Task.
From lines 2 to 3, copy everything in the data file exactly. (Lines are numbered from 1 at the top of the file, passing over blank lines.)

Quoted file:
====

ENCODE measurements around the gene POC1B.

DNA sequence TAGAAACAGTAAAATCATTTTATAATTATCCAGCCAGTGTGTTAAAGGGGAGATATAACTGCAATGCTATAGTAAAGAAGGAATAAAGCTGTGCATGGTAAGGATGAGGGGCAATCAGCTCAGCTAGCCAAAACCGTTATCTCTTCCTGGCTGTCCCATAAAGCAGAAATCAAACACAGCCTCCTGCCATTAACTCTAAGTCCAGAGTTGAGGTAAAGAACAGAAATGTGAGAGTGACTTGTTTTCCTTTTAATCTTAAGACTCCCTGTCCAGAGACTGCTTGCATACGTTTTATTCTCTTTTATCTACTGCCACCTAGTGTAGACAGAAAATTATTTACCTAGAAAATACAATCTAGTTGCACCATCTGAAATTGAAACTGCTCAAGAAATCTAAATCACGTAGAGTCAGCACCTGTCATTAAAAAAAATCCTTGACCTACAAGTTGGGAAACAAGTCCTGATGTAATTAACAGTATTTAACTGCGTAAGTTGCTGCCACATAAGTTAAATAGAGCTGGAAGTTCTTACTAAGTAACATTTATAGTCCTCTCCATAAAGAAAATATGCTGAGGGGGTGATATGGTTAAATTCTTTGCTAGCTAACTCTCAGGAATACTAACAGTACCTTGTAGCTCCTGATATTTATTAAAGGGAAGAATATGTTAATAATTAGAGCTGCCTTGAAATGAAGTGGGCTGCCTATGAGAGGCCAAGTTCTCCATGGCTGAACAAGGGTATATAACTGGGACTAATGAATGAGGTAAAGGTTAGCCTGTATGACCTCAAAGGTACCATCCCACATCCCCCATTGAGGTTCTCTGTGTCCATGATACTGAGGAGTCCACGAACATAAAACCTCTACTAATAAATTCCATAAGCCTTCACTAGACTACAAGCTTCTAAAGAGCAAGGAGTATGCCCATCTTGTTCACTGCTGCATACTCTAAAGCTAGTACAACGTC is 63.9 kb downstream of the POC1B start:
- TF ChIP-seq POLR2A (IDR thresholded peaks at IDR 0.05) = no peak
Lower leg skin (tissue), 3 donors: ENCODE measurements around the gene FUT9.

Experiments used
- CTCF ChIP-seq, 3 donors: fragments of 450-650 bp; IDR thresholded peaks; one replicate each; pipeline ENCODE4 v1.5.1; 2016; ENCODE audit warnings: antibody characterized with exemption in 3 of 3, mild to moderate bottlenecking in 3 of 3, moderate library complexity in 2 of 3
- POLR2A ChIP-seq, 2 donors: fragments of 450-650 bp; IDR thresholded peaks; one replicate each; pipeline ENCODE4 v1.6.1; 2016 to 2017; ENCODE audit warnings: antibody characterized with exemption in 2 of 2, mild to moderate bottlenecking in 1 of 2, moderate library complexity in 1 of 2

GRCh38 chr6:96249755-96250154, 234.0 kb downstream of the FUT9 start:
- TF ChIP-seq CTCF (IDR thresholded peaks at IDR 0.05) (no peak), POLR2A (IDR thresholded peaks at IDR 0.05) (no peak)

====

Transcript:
DNA sequence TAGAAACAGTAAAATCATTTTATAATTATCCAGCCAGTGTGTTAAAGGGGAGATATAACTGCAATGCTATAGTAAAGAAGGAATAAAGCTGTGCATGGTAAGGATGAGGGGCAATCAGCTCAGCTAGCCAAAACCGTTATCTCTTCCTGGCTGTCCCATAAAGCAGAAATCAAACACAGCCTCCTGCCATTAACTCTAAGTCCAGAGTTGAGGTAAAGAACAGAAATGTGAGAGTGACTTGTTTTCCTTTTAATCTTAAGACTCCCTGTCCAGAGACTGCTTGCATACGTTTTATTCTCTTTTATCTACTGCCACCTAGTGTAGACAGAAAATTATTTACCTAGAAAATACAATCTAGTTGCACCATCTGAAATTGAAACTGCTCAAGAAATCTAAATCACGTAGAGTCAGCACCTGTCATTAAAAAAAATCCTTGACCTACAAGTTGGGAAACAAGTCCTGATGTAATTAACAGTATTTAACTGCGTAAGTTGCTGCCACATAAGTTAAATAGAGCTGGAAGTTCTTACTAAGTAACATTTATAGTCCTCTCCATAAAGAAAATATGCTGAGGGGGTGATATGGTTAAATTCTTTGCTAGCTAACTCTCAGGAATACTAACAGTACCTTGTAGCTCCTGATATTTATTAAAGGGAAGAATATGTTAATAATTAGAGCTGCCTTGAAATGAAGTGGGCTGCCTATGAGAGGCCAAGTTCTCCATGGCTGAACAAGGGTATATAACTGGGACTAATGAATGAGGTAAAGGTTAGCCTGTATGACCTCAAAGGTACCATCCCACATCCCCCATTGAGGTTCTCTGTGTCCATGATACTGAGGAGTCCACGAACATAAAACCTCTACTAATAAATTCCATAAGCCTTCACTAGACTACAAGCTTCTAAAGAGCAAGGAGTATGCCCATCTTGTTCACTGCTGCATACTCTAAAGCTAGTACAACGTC is 63.9 kb downstream of the POC1B start:
- TF ChIP-seq POLR2A (IDR thresholded peaks at IDR 0.05) = no peak